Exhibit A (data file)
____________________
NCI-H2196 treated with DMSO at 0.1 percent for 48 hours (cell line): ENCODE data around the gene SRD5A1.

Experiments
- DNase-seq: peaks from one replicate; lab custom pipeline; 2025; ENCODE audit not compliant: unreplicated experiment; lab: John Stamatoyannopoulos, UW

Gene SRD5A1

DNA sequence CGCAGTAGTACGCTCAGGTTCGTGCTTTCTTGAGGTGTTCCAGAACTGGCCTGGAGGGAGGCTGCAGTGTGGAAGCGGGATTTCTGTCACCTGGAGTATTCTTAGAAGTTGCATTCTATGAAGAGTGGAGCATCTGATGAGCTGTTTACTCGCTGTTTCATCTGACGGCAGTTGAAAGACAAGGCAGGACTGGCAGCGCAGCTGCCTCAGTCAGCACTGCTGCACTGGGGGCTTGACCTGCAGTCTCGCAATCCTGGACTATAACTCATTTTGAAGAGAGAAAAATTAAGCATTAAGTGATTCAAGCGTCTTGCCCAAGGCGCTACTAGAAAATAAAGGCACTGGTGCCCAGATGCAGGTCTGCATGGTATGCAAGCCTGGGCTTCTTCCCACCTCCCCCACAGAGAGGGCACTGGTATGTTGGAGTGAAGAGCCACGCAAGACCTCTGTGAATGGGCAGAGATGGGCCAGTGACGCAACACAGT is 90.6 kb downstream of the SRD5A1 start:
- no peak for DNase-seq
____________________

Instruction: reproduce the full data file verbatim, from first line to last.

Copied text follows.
NCI-H2196 treated with DMSO at 0.1 percent for 48 hours (cell line): ENCODE data around the gene SRD5A1.

Experiments
- DNase-seq: peaks from one replicate; lab custom pipeline; 2025; ENCODE audit not compliant: unreplicated experiment; lab: John Stamatoyannopoulos, UW

Gene SRD5A1

DNA sequence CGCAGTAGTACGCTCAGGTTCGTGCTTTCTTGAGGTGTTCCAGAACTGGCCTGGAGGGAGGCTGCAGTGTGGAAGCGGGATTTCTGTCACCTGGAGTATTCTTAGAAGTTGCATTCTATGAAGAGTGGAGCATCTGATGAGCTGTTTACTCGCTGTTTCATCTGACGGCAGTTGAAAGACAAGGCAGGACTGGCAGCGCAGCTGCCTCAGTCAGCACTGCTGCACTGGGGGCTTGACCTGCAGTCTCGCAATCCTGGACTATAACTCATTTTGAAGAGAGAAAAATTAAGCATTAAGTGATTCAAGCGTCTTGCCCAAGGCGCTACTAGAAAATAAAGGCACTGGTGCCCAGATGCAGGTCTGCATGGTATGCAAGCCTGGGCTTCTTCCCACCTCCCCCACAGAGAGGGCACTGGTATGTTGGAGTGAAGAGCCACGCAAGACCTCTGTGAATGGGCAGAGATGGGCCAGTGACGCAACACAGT is 90.6 kb downstream of the SRD5A1 start:
- no peak for DNase-seq